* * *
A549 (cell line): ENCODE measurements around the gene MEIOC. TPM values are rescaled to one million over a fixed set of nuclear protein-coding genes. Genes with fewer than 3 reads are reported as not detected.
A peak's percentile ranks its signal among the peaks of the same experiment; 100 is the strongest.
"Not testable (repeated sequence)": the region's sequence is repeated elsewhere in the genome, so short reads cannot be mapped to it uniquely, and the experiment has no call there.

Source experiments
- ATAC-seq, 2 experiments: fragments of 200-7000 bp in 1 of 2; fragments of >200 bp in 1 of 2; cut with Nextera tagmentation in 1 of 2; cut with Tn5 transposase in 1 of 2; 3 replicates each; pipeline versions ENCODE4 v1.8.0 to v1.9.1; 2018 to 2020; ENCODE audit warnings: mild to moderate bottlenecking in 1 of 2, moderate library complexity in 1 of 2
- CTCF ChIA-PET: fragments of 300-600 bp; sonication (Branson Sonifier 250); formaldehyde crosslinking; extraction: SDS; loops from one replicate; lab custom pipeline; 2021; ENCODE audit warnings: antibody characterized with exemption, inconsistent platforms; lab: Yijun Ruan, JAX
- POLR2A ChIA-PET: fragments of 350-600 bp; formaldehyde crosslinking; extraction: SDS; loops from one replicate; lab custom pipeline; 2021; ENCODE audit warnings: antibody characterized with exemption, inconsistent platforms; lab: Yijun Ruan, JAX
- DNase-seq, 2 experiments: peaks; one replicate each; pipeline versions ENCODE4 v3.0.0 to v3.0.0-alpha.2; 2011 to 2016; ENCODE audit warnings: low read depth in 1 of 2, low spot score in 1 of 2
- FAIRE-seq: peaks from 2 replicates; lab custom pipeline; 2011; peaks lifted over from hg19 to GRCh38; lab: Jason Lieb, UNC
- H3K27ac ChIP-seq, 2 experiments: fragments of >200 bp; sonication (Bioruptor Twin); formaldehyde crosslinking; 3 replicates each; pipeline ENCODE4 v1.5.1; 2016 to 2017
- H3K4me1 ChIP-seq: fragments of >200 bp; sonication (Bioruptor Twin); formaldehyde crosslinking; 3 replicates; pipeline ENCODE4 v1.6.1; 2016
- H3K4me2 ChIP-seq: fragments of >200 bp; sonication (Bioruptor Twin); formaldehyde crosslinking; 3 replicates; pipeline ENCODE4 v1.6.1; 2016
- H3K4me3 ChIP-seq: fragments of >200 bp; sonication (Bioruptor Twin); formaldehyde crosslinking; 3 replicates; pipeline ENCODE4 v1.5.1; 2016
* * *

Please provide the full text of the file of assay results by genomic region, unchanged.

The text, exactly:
A549 (cell line): ENCODE measurements around the gene MEIOC. TPM values are rescaled to one million over a fixed set of nuclear protein-coding genes. Genes with fewer than 3 reads are reported as not detected.
A peak's percentile ranks its signal among the peaks of the same experiment; 100 is the strongest.
"Not testable (repeated sequence)": the region's sequence is repeated elsewhere in the genome, so short reads cannot be mapped to it uniquely, and the experiment has no call there.

Source experiments
- ATAC-seq, 2 experiments: fragments of 200-7000 bp in 1 of 2; fragments of >200 bp in 1 of 2; cut with Nextera tagmentation in 1 of 2; cut with Tn5 transposase in 1 of 2; 3 replicates each; pipeline versions ENCODE4 v1.8.0 to v1.9.1; 2018 to 2020; ENCODE audit warnings: mild to moderate bottlenecking in 1 of 2, moderate library complexity in 1 of 2
- CTCF ChIA-PET: fragments of 300-600 bp; sonication (Branson Sonifier 250); formaldehyde crosslinking; extraction: SDS; loops from one replicate; lab custom pipeline; 2021; ENCODE audit warnings: antibody characterized with exemption, inconsistent platforms; lab: Yijun Ruan, JAX
- POLR2A ChIA-PET: fragments of 350-600 bp; formaldehyde crosslinking; extraction: SDS; loops from one replicate; lab custom pipeline; 2021; ENCODE audit warnings: antibody characterized with exemption, inconsistent platforms; lab: Yijun Ruan, JAX
- DNase-seq, 2 experiments: peaks; one replicate each; pipeline versions ENCODE4 v3.0.0 to v3.0.0-alpha.2; 2011 to 2016; ENCODE audit warnings: low read depth in 1 of 2, low spot score in 1 of 2
- FAIRE-seq: peaks from 2 replicates; lab custom pipeline; 2011; peaks lifted over from hg19 to GRCh38; lab: Jason Lieb, UNC
- H3K27ac ChIP-seq, 2 experiments: fragments of >200 bp; sonication (Bioruptor Twin); formaldehyde crosslinking; 3 replicates each; pipeline ENCODE4 v1.5.1; 2016 to 2017
- H3K4me1 ChIP-seq: fragments of >200 bp; sonication (Bioruptor Twin); formaldehyde crosslinking; 3 replicates; pipeline ENCODE4 v1.6.1; 2016
- H3K4me2 ChIP-seq: fragments of >200 bp; sonication (Bioruptor Twin); formaldehyde crosslinking; 3 replicates; pipeline ENCODE4 v1.6.1; 2016
- H3K4me3 ChIP-seq: fragments of >200 bp; sonication (Bioruptor Twin); formaldehyde crosslinking; 3 replicates; pipeline ENCODE4 v1.5.1; 2016